Jack Lew: What the Treasury Nominee’s Signature Really Tells Us

NewsFeed asks a graphologist to analyze the Treasury Secretary nominee's signature. Intrigue!

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Many Americans may only know one thing about Jack Lew: that his signature has got more loops than Toucan Sam. So while TIME’s political team provided more objective assessments of Obama’s Treasury Secretary nominee, NewsFeed tried to suss out more unorthodox insights that Lew’s unique autograph might yield.

Welcome to graphology, a certain branch of handwriting analysis. Graphologists’ basic theory is that handwriting–with all its slants, ornamentation and, of course, loops–can reveal truths about one’s personality. But like many tests of personality, the results are inconclusive. Graphology has been lumped in with crafts like astrology and phrenology–or as a CIA officer once put it, “systems for reading character from physical characteristics such as length of fingers or color of hair.” But that doesn’t make the practice any less fun.


Eileen Page is a graphologist living in Scituate, Mass. She says she’s been practicing graphology for about 20 years and teaches a class on handwriting for a program associated with Framingham State University. When Page examined Lew’s letter-less scrawl, she did not see the “childish loop-de-loop” that many amateurs have. “When you look at people who have high position jobs, their signature takes on a logo factor,” she says. “Once you see that, you’re always going to know it’s his.” And that much is certainly true: it’s the Dali mustache of signatures.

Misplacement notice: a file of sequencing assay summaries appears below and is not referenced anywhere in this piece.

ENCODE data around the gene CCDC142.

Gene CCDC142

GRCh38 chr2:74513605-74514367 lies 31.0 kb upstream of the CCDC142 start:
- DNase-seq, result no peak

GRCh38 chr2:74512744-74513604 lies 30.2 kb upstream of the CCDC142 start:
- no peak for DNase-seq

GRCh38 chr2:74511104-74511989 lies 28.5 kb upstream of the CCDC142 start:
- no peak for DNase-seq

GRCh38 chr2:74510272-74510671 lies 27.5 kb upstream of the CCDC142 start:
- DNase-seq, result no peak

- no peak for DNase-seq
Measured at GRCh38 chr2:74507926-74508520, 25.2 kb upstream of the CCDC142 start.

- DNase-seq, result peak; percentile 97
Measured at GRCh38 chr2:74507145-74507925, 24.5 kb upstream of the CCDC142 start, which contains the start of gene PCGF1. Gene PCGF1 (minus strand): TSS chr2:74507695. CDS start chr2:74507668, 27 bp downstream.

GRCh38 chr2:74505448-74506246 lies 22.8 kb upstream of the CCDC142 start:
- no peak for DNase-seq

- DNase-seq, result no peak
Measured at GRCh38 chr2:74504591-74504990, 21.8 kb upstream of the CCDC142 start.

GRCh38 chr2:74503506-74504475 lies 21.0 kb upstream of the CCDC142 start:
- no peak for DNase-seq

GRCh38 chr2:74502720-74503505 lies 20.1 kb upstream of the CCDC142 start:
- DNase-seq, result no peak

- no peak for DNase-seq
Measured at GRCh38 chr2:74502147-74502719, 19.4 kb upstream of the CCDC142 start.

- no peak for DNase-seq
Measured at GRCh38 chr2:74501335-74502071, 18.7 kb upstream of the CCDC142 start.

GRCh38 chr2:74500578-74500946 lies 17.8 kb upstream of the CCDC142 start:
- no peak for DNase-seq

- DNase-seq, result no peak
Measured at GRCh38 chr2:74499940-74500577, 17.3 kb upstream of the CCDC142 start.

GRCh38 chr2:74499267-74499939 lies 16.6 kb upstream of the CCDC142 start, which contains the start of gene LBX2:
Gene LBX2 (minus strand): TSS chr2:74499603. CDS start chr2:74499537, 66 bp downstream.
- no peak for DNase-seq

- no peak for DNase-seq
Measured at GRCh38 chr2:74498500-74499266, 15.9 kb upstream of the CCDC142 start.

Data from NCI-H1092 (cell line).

Instead of being “alarmed” by the fact that it’s completely illegible, she says, we might instead infer that Lew is a private, guarded person—that the public Lew is protecting the true Lew behind a row of faceless circles. The consistency and rhythm set Lew apart from the scribbles of 8 year olds, she says. He packs no fewer than eight loops into his signature, perhaps one for every letter in his full name, Jacob Lew. Most kids’ loopy signatures presumably contain a maximum of two or three.

Lew also starts and finishes his tightly bound curves on the same baseline — i.e. the imaginary line in space that the bottoms of the first and last loops touch. Lew thus thrusts the majority of his autograph into the “upper zone” where we typically dot our i’s and cross our t’s. And the upper zone, Page says, is the “theoretical area” where thinkers tend to linger: “His signature shows a lot of imagination.” Indeed.

Page cautions that there are at least two sides to every trait. While the loops convey creativity to her, they could also be interpreted as signaling the worry or anxiety of someone who is mentally “just spinning his wheels.” In this case, both sides would fit his task as a high-placed financial official, Page concludes. “He’s obviously a thinker and obviously dealing in the Treasury warrants some worry,” she says, “especially the way our Treasury is now.”

Celebrity signatures, she says, are often dynamic in the area below the baseline, which conveys a more social personality. And she theorizes that Lew might have some trouble with the more public portions of his role. Yet this baseline-based analysis inevitably leads us to some of graphology’s limitations: were Jack to write the traditional representation of his name, only the cursive J would dip into the social zone. What does that tell us?

On the far right of Lew’s signature is a line that extends away from the loop-fest. Page sees this as a hand sticking out, one advising caution and conveying a man who is careful and take times to think things through. This insight would also seem to fit a person of his accomplishments–even if Lew’s signature has brazenly defied the alphabet.